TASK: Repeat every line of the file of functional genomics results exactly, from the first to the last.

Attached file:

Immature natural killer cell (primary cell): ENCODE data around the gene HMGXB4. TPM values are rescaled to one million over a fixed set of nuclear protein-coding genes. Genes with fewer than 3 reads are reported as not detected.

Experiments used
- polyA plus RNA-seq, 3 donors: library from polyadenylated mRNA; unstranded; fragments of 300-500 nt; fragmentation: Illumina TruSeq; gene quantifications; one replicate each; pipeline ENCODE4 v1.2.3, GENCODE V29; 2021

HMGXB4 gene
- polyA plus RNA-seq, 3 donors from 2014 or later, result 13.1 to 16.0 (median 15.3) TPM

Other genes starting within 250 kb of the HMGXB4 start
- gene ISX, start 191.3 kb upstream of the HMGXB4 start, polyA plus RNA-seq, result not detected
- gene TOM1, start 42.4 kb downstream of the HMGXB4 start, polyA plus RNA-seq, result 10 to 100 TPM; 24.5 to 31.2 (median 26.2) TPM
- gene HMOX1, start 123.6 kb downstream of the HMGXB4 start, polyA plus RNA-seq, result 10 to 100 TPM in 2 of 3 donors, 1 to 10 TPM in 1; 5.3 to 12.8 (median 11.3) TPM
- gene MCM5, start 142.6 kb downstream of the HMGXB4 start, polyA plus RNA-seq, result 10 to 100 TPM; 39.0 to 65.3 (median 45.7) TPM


Immature natural killer cell (primary cell): ENCODE data around the gene HMGXB4. TPM values are rescaled to one million over a fixed set of nuclear protein-coding genes. Genes with fewer than 3 reads are reported as not detected.

Experiments used
- polyA plus RNA-seq, 3 donors: library from polyadenylated mRNA; unstranded; fragments of 300-500 nt; fragmentation: Illumina TruSeq; gene quantifications; one replicate each; pipeline ENCODE4 v1.2.3, GENCODE V29; 2021

HMGXB4 gene
- polyA plus RNA-seq, 3 donors from 2014 or later, result 13.1 to 16.0 (median 15.3) TPM

Other genes starting within 250 kb of the HMGXB4 start
- gene ISX, start 191.3 kb upstream of the HMGXB4 start, polyA plus RNA-seq, result not detected
- gene TOM1, start 42.4 kb downstream of the HMGXB4 start, polyA plus RNA-seq, result 10 to 100 TPM; 24.5 to 31.2 (median 26.2) TPM
- gene HMOX1, start 123.6 kb downstream of the HMGXB4 start, polyA plus RNA-seq, result 10 to 100 TPM in 2 of 3 donors, 1 to 10 TPM in 1; 5.3 to 12.8 (median 11.3) TPM
- gene MCM5, start 142.6 kb downstream of the HMGXB4 start, polyA plus RNA-seq, result 10 to 100 TPM; 39.0 to 65.3 (median 45.7) TPM